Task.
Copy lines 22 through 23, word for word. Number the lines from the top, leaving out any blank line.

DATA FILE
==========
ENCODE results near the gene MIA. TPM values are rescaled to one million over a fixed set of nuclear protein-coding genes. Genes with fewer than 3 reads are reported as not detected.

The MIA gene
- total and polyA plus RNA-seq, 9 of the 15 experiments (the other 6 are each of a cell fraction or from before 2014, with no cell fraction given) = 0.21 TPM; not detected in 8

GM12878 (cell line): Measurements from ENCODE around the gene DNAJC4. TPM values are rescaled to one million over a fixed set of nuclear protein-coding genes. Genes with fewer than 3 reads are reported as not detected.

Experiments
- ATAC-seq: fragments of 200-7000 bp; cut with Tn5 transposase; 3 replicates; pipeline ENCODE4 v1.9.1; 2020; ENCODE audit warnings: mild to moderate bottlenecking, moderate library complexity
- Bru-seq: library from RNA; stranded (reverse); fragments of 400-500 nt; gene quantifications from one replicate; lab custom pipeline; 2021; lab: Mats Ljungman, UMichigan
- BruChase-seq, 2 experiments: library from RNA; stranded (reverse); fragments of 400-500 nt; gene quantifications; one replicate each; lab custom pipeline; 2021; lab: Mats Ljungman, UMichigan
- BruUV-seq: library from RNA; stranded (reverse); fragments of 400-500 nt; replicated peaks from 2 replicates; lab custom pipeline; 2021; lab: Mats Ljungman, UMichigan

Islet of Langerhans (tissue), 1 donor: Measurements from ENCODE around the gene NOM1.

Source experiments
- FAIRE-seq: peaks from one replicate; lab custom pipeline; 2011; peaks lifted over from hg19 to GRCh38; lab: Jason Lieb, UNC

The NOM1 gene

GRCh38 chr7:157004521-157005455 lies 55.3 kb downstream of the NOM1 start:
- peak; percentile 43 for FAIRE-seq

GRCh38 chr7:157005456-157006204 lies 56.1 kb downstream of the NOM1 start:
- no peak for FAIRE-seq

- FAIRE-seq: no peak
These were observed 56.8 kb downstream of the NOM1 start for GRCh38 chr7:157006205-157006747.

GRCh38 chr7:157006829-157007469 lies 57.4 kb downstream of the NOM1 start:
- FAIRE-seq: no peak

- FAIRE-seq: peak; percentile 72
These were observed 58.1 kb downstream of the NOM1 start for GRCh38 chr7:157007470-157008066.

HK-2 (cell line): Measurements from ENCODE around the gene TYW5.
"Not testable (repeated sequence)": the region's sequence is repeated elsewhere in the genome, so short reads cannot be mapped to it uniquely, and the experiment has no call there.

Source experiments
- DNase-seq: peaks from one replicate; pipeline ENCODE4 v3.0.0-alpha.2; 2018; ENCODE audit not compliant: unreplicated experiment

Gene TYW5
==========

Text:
- FAIRE-seq: peak; percentile 72
These were observed 58.1 kb downstream of the NOM1 start for GRCh38 chr7:157007470-157008066.